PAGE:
Wilhelm Says He Didn't
Flee From Falling Empire
By Associated I'ress
London, Nov. 13. — A published
statement, which the former Ger
man emperor wishes to be regarded
as his reason for going to Holland,
says that the Journey was not a
flight, according to an Amsterdam
dispatch to the Dally Telegraph. His
departure from Germany was actu
ated by a desire to facilitate the
work of the new government by
ridding them of any embarrassment
his presence in Germany might
cause, 'such as an attempt to muke
him the center of a royalist agita
tion. I
CITY SETTLES
DOWN TO HARD
TASK OF PEACE
Ward Quotas Are Announced
With Workers on Toes
For Victory
Ward Quotas
First >O,OOO
Second 11,.*>00
Third 40,500
Fourth 31,500
Firth 5,000
Slxlli 5,000
Seventh 40.000
Eighth . . .•! 3,500
Ninth 10,000
Tenth 8,000
Eleventh 7,000
Twelfth 5,500
Thirteenth 15,000
Fourteenth 1,000
Total >IBO,OOO
When those quotas are raised,
llnrrisbiirg will be over the top
hi the United War Work Cam
paign.
The number and size of the
Industries hi the wards were taken
into account when the quotas
were determined.
The first reports of the homes
canvassers who began this morning
to visit every house in Harrisburg
for a contribution to the quota o>f
SIBO,OOO for the United War Work
fund, will be received at headquar
ters in the Gilbert storroom this aft
| ernoon.
With ward quotas assigned and a
! definite goal to work for, the soiicit
| ors began their canvass early this
I morning, determined to make the
j meeting in the Chestnut Street Audi
j torini Friday night, when the returns
| are received, a Jubilation. The ean
j vassers hope to raise far more than
I the city's quota in the whirlwind
I campaign of to-day, to-morrow and
| Friday.
Ward and precinct maps with ev
ery block marked out, were given to
ward leaders and precinct lieuten
• [Continued on Page ll.]
Wounded Harrisburg Boy
Arrives at American Port
J .lames H. Craig deputy secretary
| of Internal affairs, 1702 North Sec
ond street, has received a Red Cross
postal, announcing that his son, Car
roll P. Caig, has arrived at De
barkation Hospital No. 2, Staten Is
land, N. Y„ from overseas.
Carroll P. Craig graduated at the
Harrisburg Academy in the class of
1916 and entered the Department of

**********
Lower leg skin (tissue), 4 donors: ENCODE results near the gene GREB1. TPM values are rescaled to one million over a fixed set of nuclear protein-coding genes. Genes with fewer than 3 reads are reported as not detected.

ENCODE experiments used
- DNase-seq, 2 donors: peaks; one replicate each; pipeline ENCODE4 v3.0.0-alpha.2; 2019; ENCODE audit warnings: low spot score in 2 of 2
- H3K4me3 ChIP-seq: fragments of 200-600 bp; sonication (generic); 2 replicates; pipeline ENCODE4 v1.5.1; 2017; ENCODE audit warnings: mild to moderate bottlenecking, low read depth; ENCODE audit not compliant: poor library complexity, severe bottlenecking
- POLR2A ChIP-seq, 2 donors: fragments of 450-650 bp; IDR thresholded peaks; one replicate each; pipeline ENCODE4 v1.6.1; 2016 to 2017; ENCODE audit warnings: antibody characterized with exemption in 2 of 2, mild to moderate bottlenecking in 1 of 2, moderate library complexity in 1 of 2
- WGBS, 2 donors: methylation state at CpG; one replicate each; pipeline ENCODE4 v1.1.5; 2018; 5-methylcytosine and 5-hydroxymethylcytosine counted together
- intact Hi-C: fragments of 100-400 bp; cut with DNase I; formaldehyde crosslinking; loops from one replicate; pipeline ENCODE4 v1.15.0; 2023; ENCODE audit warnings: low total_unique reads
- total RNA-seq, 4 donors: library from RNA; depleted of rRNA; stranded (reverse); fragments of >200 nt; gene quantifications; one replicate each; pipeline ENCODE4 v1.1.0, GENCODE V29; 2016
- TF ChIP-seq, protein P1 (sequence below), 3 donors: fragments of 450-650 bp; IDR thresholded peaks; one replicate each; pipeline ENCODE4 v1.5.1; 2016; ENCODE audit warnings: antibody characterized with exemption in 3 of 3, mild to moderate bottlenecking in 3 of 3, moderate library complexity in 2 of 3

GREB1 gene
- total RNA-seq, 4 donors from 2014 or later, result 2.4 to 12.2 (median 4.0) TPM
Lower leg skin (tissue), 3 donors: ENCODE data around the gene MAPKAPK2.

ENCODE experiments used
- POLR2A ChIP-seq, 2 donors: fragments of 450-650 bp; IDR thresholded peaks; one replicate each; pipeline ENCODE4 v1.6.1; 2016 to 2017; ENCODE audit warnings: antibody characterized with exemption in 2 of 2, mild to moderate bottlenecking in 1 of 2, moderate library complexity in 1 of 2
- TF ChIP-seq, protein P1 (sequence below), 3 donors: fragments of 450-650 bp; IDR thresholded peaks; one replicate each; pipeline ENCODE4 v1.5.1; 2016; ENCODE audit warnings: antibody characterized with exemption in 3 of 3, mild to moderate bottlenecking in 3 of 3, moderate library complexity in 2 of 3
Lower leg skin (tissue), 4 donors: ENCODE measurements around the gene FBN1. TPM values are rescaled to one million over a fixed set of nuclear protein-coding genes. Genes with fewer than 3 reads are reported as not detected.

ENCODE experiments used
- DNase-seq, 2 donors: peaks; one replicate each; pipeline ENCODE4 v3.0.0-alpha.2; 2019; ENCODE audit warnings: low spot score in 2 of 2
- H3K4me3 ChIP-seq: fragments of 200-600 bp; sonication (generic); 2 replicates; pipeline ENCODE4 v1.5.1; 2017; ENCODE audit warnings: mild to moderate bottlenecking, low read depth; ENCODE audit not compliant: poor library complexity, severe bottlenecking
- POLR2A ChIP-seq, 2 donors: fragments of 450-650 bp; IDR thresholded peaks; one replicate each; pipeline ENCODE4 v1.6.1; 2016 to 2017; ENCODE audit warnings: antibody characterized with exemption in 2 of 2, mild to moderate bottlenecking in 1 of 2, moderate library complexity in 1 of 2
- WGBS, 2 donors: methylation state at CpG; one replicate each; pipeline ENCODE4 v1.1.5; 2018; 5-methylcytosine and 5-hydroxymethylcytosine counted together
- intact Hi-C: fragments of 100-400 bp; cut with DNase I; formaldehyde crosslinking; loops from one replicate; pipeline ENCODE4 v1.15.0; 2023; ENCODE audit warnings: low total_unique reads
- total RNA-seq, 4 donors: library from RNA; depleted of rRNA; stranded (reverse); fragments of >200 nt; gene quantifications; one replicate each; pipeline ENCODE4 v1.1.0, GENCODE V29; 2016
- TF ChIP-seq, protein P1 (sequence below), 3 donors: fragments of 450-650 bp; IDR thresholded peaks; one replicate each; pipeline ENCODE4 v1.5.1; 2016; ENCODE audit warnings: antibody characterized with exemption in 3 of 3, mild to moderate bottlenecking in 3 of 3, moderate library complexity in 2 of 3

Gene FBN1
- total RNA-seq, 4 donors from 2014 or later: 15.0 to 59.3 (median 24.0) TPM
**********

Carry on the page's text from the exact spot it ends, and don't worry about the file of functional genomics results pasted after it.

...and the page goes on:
Dabor and Industry as a messenger.
He enlisted iri the Governor's Troop
and left with that command for
Camp Hancock. He was afterward
transferred to Battery E, 108 th Field'
Artillery, 28th Division. He em
barked for France last May, was
promoted to first class private, quali
fied as a wireless operator and was
attached to Regimental Headquar
ters' Company. On August 18 he
was wounded in the leg by u fiiece of
shell when entering the village of
Chevy, about two miles south of Fts
j mes. since which time lie has been
in hospitals in France. The only
information as to his.conditions con
tained in the card is that he is feel
ing well.
What Have You Really Given—Not LENT
WALTER SHAFFER, SHOT
DOWN BY ENEMY, IS
FOUND IN HUN CAMP
I Dauphin Aviator Reported
Lost in Air Battle Located
j by Red Cross in Unnamed
Prison Cantonment
:HAD SERVED LONG IN
FRENCH FLYING CORPS
I Official worrl to the effect that Wal
] ter J. Sraffer, the Dauphin aviator,
|is a prisoner in a German prison
i camp, was received from the Bureau
I of Communication of the American
I Red Cross last night by Mi3s Helen
! R. Leib, of the local chapter's Home
! Service Section. Immediately after
I the receipt of the news. Miss Leib
i attempted to get into communication
| with the parents of the flyer, Mr.
| and Mrs. Charles S. Shaffer, Dauphin.
The proud possessor of a French
War Cross, Shaffer is widely known
throughout Pennsylvania. He wrote
a series of remarkably interesting
letters descriptive of the life of an
aviator overseas, which were pub